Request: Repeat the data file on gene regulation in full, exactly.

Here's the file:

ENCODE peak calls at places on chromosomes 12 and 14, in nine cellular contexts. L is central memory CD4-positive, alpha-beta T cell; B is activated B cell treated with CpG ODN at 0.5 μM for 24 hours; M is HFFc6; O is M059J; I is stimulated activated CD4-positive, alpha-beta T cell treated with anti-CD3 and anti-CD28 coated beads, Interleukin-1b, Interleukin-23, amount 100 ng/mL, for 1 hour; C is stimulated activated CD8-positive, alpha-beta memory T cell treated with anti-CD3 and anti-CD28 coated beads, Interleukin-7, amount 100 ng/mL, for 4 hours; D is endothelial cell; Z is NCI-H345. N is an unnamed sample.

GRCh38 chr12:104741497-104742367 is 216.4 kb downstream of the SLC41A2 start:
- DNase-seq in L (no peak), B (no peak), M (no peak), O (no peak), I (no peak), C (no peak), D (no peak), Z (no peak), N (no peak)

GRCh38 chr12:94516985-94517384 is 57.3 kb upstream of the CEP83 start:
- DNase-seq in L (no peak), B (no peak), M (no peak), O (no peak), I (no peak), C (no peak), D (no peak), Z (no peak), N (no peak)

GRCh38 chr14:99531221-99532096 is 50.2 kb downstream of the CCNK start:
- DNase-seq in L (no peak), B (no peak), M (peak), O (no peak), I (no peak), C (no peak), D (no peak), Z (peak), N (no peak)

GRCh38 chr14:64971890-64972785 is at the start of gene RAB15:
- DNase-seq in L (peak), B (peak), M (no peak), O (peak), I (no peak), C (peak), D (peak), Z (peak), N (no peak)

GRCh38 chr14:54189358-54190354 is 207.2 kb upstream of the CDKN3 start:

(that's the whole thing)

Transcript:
ENCODE peak calls at places on chromosomes 12 and 14, in nine cellular contexts. L is central memory CD4-positive, alpha-beta T cell; B is activated B cell treated with CpG ODN at 0.5 μM for 24 hours; M is HFFc6; O is M059J; I is stimulated activated CD4-positive, alpha-beta T cell treated with anti-CD3 and anti-CD28 coated beads, Interleukin-1b, Interleukin-23, amount 100 ng/mL, for 1 hour; C is stimulated activated CD8-positive, alpha-beta memory T cell treated with anti-CD3 and anti-CD28 coated beads, Interleukin-7, amount 100 ng/mL, for 4 hours; D is endothelial cell; Z is NCI-H345. N is an unnamed sample.

GRCh38 chr12:104741497-104742367 is 216.4 kb downstream of the SLC41A2 start:
- DNase-seq in L (no peak), B (no peak), M (no peak), O (no peak), I (no peak), C (no peak), D (no peak), Z (no peak), N (no peak)

GRCh38 chr12:94516985-94517384 is 57.3 kb upstream of the CEP83 start:
- DNase-seq in L (no peak), B (no peak), M (no peak), O (no peak), I (no peak), C (no peak), D (no peak), Z (no peak), N (no peak)

GRCh38 chr14:99531221-99532096 is 50.2 kb downstream of the CCNK start:
- DNase-seq in L (no peak), B (no peak), M (peak), O (no peak), I (no peak), C (no peak), D (no peak), Z (peak), N (no peak)

GRCh38 chr14:64971890-64972785 is at the start of gene RAB15:
- DNase-seq in L (peak), B (peak), M (no peak), O (peak), I (no peak), C (peak), D (peak), Z (peak), N (no peak)

GRCh38 chr14:54189358-54190354 is 207.2 kb upstream of the CDKN3 start: